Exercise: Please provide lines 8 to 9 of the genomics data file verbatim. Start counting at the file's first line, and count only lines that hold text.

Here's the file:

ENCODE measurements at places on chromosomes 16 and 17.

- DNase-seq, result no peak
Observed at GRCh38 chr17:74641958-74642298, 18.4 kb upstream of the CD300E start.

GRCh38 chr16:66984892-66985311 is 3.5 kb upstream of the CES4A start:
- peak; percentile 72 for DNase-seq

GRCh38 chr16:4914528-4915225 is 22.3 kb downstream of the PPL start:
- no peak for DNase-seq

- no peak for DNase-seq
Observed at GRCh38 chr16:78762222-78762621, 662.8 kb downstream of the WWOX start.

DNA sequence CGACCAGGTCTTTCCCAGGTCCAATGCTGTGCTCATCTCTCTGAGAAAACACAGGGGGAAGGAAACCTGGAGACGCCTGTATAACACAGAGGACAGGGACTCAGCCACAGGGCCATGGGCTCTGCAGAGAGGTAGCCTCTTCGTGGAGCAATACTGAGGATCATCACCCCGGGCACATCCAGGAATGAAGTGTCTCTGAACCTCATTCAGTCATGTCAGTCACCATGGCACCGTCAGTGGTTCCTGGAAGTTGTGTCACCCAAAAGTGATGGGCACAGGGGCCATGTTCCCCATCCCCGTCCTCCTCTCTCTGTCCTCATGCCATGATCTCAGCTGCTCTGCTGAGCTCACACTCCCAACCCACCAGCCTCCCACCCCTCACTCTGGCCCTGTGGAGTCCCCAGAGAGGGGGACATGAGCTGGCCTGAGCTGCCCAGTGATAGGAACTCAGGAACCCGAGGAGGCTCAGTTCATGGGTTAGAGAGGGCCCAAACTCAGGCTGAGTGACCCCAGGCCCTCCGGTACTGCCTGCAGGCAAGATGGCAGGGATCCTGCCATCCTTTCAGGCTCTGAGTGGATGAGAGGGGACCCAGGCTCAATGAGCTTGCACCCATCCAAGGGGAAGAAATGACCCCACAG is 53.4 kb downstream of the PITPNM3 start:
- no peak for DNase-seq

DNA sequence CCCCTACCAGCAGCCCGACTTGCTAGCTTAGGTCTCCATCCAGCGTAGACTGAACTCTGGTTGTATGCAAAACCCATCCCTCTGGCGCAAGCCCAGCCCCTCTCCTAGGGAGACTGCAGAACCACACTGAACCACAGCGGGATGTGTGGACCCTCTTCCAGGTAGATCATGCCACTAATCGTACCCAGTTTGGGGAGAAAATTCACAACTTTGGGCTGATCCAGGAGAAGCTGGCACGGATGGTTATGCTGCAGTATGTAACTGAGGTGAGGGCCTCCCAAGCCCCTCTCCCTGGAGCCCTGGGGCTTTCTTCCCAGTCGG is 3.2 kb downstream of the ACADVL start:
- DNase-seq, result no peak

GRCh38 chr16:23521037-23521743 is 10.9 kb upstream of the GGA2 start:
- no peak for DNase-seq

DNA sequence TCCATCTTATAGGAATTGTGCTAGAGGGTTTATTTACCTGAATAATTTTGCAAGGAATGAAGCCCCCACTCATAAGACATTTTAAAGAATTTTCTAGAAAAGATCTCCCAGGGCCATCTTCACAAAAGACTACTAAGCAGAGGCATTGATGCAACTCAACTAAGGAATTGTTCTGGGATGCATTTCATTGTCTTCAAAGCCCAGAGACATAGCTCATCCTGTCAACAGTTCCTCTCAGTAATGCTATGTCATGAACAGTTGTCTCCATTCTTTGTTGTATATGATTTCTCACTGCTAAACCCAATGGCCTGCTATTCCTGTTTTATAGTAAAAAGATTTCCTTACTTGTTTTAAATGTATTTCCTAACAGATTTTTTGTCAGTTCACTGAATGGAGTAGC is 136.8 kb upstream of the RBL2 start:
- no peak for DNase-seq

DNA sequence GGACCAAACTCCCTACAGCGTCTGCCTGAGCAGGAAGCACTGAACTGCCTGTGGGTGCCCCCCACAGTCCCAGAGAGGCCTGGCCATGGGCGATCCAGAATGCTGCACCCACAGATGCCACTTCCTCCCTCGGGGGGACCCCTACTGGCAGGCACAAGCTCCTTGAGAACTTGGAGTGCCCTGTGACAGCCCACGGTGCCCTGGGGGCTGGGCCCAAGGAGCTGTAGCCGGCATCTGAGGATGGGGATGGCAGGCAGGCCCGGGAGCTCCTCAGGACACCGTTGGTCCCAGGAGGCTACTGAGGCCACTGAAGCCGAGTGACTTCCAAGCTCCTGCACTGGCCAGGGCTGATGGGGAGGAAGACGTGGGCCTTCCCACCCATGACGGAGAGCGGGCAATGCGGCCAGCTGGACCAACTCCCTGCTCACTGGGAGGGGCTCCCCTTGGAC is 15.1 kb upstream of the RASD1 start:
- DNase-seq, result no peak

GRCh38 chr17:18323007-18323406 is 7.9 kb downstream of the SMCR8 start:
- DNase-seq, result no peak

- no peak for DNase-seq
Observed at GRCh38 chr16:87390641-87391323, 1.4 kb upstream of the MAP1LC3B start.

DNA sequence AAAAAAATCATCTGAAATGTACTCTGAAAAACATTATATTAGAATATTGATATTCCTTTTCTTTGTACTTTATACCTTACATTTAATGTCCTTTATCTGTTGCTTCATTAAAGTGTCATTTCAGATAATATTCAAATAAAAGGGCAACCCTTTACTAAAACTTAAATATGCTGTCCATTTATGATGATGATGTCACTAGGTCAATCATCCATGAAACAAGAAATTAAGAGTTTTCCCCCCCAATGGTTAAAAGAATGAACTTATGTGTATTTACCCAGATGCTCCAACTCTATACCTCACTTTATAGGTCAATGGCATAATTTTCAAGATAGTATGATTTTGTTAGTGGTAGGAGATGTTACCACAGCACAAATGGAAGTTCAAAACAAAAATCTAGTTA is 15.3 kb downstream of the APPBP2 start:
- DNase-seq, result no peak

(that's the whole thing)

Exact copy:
- no peak for DNase-seq
Observed at GRCh38 chr16:78762222-78762621, 662.8 kb downstream of the WWOX start.